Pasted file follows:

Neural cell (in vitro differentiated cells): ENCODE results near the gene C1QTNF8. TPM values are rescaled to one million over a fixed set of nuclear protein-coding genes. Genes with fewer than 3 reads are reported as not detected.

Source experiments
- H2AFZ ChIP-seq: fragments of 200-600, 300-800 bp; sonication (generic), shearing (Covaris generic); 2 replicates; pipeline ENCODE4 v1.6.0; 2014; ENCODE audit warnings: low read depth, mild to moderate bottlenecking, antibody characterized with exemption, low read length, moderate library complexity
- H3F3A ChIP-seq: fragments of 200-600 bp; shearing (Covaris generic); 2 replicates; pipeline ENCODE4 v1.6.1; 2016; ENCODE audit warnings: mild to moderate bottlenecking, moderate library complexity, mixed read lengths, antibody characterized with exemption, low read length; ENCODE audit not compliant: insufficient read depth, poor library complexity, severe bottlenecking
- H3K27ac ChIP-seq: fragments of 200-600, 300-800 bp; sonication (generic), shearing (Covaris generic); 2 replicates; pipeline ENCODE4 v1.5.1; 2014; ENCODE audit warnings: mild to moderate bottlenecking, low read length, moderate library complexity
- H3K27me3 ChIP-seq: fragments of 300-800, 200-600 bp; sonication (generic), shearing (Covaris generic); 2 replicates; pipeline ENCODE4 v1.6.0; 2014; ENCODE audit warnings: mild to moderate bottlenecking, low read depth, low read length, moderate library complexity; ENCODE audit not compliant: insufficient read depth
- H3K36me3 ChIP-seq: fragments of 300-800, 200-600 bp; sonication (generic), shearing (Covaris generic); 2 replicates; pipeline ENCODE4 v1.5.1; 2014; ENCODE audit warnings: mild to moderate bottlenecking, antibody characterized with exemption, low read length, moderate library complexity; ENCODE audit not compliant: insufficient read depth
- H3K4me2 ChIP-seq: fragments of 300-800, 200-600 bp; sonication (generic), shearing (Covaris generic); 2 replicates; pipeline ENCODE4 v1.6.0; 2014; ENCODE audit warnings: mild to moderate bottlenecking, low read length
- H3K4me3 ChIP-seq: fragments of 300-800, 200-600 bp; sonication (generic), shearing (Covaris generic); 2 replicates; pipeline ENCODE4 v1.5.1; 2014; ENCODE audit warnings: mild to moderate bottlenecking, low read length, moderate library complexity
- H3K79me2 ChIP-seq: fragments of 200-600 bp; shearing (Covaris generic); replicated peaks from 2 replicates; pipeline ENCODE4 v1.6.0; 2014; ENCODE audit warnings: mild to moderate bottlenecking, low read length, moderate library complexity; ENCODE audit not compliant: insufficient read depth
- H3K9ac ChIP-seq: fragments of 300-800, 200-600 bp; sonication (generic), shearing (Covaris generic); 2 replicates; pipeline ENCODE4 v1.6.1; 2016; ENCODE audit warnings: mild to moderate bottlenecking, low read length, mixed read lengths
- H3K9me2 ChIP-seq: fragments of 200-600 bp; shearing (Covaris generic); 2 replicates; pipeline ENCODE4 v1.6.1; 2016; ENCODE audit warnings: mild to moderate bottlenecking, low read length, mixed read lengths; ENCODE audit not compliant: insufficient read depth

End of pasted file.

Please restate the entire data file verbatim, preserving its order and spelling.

Neural cell (in vitro differentiated cells): ENCODE results near the gene C1QTNF8. TPM values are rescaled to one million over a fixed set of nuclear protein-coding genes. Genes with fewer than 3 reads are reported as not detected.

Source experiments
- H2AFZ ChIP-seq: fragments of 200-600, 300-800 bp; sonication (generic), shearing (Covaris generic); 2 replicates; pipeline ENCODE4 v1.6.0; 2014; ENCODE audit warnings: low read depth, mild to moderate bottlenecking, antibody characterized with exemption, low read length, moderate library complexity
- H3F3A ChIP-seq: fragments of 200-600 bp; shearing (Covaris generic); 2 replicates; pipeline ENCODE4 v1.6.1; 2016; ENCODE audit warnings: mild to moderate bottlenecking, moderate library complexity, mixed read lengths, antibody characterized with exemption, low read length; ENCODE audit not compliant: insufficient read depth, poor library complexity, severe bottlenecking
- H3K27ac ChIP-seq: fragments of 200-600, 300-800 bp; sonication (generic), shearing (Covaris generic); 2 replicates; pipeline ENCODE4 v1.5.1; 2014; ENCODE audit warnings: mild to moderate bottlenecking, low read length, moderate library complexity
- H3K27me3 ChIP-seq: fragments of 300-800, 200-600 bp; sonication (generic), shearing (Covaris generic); 2 replicates; pipeline ENCODE4 v1.6.0; 2014; ENCODE audit warnings: mild to moderate bottlenecking, low read depth, low read length, moderate library complexity; ENCODE audit not compliant: insufficient read depth
- H3K36me3 ChIP-seq: fragments of 300-800, 200-600 bp; sonication (generic), shearing (Covaris generic); 2 replicates; pipeline ENCODE4 v1.5.1; 2014; ENCODE audit warnings: mild to moderate bottlenecking, antibody characterized with exemption, low read length, moderate library complexity; ENCODE audit not compliant: insufficient read depth
- H3K4me2 ChIP-seq: fragments of 300-800, 200-600 bp; sonication (generic), shearing (Covaris generic); 2 replicates; pipeline ENCODE4 v1.6.0; 2014; ENCODE audit warnings: mild to moderate bottlenecking, low read length
- H3K4me3 ChIP-seq: fragments of 300-800, 200-600 bp; sonication (generic), shearing (Covaris generic); 2 replicates; pipeline ENCODE4 v1.5.1; 2014; ENCODE audit warnings: mild to moderate bottlenecking, low read length, moderate library complexity
- H3K79me2 ChIP-seq: fragments of 200-600 bp; shearing (Covaris generic); replicated peaks from 2 replicates; pipeline ENCODE4 v1.6.0; 2014; ENCODE audit warnings: mild to moderate bottlenecking, low read length, moderate library complexity; ENCODE audit not compliant: insufficient read depth
- H3K9ac ChIP-seq: fragments of 300-800, 200-600 bp; sonication (generic), shearing (Covaris generic); 2 replicates; pipeline ENCODE4 v1.6.1; 2016; ENCODE audit warnings: mild to moderate bottlenecking, low read length, mixed read lengths
- H3K9me2 ChIP-seq: fragments of 200-600 bp; shearing (Covaris generic); 2 replicates; pipeline ENCODE4 v1.6.1; 2016; ENCODE audit warnings: mild to moderate bottlenecking, low read length, mixed read lengths; ENCODE audit not compliant: insufficient read depth